Thesis Advisor: Dr. Peter Baldwin

Prior to the early twentieth century, most children’s books were written for boys and focused on a specifically masculine set of characteristics. Following the release of Little Women in the mid-nineteenth century and the emergence of first-wave feminism, the Progressive Era brought about a new time for literature to thrive, specifically books written explicitly for female children. Many of these books written for girls were by female authors and focused on domestic stories of girls going through an average and expected life. These stories reflect the distinct gender roles expected for female children to adhere to as they grow older and enter into adulthood. This essay argues that these stories use “goodness” and its influence on the concept of feminine duty to highlight typical feminine gender roles that the authors want young readers to emulate as they grow older. Although the women’s place was changing in society, there were still a continuing emphasis of domesticity, womanhood, and childhood that females could not escape. I will focus on three domestic fiction stories, Kate Douglas Wiggins Rebecca of Sunnybrook Farm, Eleanor H. Porter’s Pollyanna, and Lucy Maud Montgomery’s Anne of Green Gables to explore these themes. These stories were staples of literature that were popular for young American girls during the Progressive Era and continue to be incredibly famous stories that influence society in the present.

Undergraduate Alumni Spotlight: Sulema DePeyster in the Field

Sulema DePeyster, UConn History, EPOCH InternWe are thrilled to announce that UConn History ’21 graduate Sulema DePeyster has decided to continue her work in community-based historical engagement. She has joined the Windsor Historical Society as the first  Community History Specialist. In this newly created position, DePeyster will design oral history projects that engage the Windsor community. During her time at UConn, DePeyster worked with History Professor Fiona Vernal on several oral history projects that made the untold stories of Windsor residents more visible and accessible. DePeyster’s commendable work garnered awards including the Undergraduate History Excellence Award and the Sandra Rux Fellowship.  Read more about Sulema DePeyster in this article from the Windsor Historical Society. Congratulations! We look forward to this next chapter.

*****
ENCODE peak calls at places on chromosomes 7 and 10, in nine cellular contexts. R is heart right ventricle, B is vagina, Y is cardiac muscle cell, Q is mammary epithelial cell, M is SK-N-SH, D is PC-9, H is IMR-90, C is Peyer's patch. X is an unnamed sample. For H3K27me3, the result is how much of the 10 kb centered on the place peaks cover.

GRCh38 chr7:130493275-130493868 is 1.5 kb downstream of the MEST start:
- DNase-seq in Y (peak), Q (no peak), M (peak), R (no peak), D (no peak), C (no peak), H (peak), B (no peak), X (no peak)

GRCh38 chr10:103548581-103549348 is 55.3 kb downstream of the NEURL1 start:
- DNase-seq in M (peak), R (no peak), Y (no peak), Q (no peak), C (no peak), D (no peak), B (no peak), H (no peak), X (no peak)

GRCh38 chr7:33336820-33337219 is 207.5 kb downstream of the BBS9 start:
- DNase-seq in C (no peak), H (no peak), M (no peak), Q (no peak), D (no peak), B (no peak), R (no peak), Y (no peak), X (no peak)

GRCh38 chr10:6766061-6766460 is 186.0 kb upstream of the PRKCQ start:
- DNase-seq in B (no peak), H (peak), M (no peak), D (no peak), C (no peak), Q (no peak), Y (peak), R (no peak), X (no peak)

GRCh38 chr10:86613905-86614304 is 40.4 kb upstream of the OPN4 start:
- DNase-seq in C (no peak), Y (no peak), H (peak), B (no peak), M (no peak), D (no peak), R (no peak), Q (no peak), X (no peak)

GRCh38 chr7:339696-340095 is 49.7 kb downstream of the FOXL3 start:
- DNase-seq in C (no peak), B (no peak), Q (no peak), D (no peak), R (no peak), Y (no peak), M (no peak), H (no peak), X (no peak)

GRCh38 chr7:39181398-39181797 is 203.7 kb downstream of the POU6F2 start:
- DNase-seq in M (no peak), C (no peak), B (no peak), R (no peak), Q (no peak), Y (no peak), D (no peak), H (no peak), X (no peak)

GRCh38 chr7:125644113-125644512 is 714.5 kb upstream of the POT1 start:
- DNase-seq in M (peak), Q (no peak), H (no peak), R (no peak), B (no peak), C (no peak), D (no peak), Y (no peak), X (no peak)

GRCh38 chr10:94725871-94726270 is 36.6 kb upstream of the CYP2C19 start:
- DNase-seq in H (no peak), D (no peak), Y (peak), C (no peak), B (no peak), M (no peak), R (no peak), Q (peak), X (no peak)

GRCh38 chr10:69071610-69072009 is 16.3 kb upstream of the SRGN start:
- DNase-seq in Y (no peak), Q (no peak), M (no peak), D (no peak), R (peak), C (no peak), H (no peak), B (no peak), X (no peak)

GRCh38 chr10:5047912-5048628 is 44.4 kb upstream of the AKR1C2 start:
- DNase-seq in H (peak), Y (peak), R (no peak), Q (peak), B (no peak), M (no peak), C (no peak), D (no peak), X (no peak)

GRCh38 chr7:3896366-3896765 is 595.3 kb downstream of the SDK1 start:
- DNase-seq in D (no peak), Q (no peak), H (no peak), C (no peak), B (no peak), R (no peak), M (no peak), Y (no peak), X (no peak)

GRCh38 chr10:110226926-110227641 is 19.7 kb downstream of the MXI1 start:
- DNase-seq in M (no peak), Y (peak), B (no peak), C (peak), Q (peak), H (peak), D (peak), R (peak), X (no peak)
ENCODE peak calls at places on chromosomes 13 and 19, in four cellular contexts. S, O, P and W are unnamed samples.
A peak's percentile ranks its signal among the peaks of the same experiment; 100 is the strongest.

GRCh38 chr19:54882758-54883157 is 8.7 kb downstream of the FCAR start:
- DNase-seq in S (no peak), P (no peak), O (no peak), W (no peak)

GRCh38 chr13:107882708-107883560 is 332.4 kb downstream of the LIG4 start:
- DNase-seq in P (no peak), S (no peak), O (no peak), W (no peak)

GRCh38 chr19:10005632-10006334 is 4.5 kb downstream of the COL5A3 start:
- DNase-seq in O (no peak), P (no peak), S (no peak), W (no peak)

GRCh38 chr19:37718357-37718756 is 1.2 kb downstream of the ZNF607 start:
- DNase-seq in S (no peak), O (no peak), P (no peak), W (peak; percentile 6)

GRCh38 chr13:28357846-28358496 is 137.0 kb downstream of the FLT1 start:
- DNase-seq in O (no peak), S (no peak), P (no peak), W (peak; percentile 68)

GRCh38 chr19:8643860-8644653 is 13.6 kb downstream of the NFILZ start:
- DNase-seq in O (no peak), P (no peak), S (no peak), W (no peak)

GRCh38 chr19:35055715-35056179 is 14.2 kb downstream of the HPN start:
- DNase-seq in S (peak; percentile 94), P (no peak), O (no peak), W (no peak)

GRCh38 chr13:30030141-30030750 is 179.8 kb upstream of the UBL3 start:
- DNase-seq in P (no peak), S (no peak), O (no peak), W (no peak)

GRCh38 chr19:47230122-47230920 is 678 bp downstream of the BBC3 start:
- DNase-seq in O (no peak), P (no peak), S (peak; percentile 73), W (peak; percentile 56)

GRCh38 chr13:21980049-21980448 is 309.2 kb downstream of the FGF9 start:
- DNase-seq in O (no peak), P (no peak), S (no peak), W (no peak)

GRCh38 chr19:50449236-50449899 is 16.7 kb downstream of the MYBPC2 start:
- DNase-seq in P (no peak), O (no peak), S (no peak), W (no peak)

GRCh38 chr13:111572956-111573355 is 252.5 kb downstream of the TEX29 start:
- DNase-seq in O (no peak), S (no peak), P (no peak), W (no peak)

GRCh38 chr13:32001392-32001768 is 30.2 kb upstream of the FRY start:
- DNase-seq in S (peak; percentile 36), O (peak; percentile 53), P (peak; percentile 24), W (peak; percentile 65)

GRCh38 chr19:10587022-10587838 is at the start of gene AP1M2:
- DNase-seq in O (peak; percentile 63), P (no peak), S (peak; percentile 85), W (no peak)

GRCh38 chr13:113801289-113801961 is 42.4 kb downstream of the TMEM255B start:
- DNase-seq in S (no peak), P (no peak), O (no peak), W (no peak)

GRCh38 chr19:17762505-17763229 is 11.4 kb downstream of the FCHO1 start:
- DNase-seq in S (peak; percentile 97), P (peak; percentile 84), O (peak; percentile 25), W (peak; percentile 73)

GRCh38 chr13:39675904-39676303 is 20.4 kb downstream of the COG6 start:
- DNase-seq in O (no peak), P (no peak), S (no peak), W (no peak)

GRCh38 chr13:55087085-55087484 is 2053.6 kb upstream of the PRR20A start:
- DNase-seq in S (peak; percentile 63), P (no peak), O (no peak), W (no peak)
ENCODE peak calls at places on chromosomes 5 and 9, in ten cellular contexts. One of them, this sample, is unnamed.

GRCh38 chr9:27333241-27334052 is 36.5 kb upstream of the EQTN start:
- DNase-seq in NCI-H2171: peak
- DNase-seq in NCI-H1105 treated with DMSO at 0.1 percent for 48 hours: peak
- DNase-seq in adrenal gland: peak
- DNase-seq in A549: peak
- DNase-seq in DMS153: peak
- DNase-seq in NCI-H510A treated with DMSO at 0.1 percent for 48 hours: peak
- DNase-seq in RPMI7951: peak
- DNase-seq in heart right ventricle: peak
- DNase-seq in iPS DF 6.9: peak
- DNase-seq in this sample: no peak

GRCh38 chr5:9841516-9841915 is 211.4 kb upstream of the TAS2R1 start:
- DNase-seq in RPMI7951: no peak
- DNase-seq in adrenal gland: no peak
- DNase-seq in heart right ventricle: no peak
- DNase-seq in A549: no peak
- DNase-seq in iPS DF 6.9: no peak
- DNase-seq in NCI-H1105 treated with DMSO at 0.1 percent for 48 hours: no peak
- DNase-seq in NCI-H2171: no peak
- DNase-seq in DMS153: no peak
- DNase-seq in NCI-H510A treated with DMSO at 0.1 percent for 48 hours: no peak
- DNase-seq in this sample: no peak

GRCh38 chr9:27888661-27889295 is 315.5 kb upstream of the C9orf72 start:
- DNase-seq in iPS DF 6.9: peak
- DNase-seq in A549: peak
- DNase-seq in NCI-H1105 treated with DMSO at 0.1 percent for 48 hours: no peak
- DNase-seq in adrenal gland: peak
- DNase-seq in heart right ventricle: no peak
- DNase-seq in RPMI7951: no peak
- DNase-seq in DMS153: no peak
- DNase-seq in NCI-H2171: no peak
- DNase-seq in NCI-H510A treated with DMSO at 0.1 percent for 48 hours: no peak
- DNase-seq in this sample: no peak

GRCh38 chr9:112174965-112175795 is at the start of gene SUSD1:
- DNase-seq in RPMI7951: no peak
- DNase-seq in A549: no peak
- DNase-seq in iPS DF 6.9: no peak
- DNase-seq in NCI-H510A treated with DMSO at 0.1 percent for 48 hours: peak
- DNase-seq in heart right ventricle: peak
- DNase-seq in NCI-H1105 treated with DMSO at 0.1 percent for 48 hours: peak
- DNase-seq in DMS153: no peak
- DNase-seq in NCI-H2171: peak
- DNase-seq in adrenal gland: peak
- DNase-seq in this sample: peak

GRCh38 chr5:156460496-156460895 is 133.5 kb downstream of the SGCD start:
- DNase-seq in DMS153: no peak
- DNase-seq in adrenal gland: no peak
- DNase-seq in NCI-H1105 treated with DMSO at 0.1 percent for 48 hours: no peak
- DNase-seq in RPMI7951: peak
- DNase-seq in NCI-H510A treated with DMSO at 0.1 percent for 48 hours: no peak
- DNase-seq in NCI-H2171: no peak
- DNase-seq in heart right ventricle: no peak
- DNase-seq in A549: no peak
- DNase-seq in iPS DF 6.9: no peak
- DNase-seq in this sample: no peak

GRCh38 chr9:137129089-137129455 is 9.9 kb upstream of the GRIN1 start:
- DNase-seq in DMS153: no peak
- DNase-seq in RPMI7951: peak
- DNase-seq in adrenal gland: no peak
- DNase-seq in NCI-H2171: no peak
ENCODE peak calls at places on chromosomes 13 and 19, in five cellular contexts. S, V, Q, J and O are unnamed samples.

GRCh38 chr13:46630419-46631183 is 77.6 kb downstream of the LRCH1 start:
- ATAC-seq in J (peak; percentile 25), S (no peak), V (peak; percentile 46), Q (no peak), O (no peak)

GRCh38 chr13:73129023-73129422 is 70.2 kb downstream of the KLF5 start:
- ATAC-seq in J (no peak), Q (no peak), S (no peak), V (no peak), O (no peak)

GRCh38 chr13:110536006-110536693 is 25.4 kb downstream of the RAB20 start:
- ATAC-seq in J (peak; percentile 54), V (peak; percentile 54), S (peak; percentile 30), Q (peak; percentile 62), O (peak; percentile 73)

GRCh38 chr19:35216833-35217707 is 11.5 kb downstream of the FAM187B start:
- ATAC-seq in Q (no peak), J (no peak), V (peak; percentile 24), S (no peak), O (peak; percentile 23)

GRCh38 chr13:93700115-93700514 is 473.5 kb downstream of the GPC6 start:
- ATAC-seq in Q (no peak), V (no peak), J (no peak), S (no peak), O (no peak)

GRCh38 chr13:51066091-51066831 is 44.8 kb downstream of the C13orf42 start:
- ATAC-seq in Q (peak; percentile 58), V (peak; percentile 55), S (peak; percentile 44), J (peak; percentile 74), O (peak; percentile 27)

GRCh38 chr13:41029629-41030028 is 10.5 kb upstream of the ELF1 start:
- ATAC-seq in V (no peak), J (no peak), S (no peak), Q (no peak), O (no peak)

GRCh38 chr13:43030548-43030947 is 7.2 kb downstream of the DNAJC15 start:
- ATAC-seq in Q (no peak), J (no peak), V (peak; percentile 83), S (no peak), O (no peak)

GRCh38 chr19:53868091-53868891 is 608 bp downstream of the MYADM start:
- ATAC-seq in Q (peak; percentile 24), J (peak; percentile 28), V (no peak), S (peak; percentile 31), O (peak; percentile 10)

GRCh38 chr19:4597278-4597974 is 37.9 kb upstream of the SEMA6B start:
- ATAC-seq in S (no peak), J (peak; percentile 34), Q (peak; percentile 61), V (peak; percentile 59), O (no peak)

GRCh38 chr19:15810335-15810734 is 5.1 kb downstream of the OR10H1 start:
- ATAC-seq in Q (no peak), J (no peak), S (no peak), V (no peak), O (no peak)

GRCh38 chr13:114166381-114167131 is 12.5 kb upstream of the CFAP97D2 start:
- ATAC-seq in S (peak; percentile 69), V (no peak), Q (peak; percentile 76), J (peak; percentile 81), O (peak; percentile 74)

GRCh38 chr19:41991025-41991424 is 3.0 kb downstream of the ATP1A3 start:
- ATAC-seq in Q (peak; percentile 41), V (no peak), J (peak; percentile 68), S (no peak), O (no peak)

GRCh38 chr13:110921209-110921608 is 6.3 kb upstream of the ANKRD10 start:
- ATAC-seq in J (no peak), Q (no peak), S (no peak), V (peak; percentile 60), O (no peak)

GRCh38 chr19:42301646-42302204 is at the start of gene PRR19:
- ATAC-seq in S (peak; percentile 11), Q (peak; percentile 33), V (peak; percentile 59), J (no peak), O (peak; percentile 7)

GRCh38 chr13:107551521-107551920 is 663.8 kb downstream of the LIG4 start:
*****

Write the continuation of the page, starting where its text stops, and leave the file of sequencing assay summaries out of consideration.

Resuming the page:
Undergraduate Honors Student Thesis Spotlight: Abigail Meliso

image of Greek theaterFor their senior honors thesis, UConn History ’21 graduate, Abigail Meliso, reflected on the roles and contributions of women to theater in Ancient Greece. Great work!

Abigail Meliso, “Greek Women and the Theatre: An Analysis of the Presence and Participation of Women in Ancient Greek Theater”

Thesis Advisor: Dr. Joseph McAlhany 

Western drama can trace its lineage back thousands of years to classical Greece. We see the impact of classical playwrights still in modern theater, as well as various other areas of our society. Even now, students are assigned Antigone in high school and Oedipus has had his troubles immortalized in psychiatric jargon. However, as ubiquitous and easily accessible as it is now, scholarship throughout the years has debated how inclusive classical Greek theater was, particularly in regards to whether women were permitted to participate in or even observe performances. While it has proven popular to deny this possibility, given the occasional raunchiness of the plays and the limited autonomy of women at the time, some evidence suggests that, not only were women present in the audience of theatrical festivals, but sometimes a few select women would perform publicly.

Undergraduate Honors Student Thesis Spotlight: Madison May

Image Madison May Thesis Civil RightsUConn ’21 graduate Madison May worked with UConn History Professor Charles Lansing on their senior thesis. Their project is an intellectual history of Black political thought within the context of World War II. In focusing on Black perceptions and writings about World War II, Nazism, and Jewish persecution, May examines how the global fight against Nazi Germany influenced the rise of the Civil Rights Movement in the United States.  A job well done! 

Madison May, “Persecution Reaps Freedom: the Impact of the War Against Nazi Germany on the American Civil Rights Movement”

Thesis Advisor: Charles Lansing

This senior honors thesis examines the experience of African Americans during World War II, abroad and on the home front. The guiding questions for this study include: what was the relationship between the Second World War and the Civil Rights Movement?; What did Black soldiers and journalists, at home and abroad, think about the fight against Nazism?; Did the existence of the atrocities committed during World War II accelerate social change? Finally, what connections did Black Americans make with Jewish persecution? Although work has already been done on this topic, this thesis is original in its source content and builds upon the past work of others. Sources for this thesis include a mixture of books, articles, monographs, oral histories, and newspaper articles. There are twenty-two interviews by Black World War Two veterans and twenty-five articles from African American newspapers used as research, spanning from 1933, when the Nazis came to power, to 1946, a year after the war ended. It has been concluded from the research that African American experience during World War II did in fact serve as a spark for the Civil Rights Movement, and social change in general.